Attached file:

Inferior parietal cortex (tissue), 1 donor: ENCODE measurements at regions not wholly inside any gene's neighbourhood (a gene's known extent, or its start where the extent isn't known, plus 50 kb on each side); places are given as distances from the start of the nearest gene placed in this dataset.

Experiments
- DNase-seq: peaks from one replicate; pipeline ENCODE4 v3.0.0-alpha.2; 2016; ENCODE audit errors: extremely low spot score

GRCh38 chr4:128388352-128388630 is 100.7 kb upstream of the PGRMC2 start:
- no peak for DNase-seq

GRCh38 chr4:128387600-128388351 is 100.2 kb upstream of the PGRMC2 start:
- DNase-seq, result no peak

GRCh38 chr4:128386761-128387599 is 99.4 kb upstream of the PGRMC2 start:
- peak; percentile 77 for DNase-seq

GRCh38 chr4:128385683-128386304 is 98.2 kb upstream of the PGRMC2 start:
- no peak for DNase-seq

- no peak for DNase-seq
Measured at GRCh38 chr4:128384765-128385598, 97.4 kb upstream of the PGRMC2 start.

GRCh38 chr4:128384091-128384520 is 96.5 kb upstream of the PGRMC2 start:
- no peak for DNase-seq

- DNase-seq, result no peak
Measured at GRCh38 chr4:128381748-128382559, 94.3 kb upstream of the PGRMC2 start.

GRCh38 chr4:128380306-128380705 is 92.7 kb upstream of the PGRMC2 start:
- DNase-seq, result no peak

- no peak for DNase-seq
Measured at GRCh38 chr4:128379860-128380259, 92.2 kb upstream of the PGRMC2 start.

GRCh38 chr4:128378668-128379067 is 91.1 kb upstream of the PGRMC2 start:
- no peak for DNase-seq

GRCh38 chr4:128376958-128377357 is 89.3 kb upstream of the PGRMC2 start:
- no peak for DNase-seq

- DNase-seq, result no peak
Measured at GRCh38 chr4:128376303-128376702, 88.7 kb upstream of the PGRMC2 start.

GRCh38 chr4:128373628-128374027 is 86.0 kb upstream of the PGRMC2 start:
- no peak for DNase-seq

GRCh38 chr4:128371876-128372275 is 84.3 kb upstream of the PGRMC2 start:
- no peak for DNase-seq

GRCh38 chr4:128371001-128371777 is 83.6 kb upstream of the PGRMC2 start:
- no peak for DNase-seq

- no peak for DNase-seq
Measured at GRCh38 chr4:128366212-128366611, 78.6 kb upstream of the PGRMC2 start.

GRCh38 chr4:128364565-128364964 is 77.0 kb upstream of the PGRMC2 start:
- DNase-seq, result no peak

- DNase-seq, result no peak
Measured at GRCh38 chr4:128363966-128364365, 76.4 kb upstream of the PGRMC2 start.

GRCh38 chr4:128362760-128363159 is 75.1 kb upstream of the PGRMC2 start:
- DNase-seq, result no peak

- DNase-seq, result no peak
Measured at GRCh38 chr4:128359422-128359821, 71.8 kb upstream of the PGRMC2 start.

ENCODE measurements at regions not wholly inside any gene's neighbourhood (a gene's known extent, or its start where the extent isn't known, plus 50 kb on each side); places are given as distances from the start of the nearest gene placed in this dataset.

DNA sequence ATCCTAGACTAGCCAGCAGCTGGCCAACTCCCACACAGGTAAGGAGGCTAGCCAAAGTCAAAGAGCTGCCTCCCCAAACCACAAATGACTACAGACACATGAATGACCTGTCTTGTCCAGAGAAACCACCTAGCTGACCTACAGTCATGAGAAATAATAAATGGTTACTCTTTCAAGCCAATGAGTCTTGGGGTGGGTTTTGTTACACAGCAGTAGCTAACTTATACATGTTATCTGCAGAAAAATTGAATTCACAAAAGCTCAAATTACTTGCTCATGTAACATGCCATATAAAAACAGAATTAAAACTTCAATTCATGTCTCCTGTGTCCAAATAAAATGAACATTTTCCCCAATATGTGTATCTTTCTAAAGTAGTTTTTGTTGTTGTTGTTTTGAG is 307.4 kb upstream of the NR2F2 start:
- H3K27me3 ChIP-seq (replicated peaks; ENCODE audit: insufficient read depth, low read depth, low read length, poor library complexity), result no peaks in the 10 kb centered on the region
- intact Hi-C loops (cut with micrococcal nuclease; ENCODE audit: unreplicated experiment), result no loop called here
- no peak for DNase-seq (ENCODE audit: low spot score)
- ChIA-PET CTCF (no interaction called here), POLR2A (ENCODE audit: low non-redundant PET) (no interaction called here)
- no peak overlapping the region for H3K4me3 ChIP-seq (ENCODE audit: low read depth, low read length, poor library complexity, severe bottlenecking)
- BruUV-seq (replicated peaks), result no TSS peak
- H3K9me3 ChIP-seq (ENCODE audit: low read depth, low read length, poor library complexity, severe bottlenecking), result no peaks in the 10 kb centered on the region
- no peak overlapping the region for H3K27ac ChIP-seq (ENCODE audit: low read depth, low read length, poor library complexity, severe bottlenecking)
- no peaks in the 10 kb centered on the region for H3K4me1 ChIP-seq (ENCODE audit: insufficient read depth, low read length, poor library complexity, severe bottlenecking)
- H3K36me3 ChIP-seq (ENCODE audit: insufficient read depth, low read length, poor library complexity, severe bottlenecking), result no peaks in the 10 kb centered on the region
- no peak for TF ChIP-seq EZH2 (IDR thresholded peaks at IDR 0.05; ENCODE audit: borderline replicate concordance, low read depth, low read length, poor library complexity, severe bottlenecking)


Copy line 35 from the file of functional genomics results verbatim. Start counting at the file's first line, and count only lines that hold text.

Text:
Measured at GRCh38 chr4:128366212-128366611, 78.6 kb upstream of the PGRMC2 start.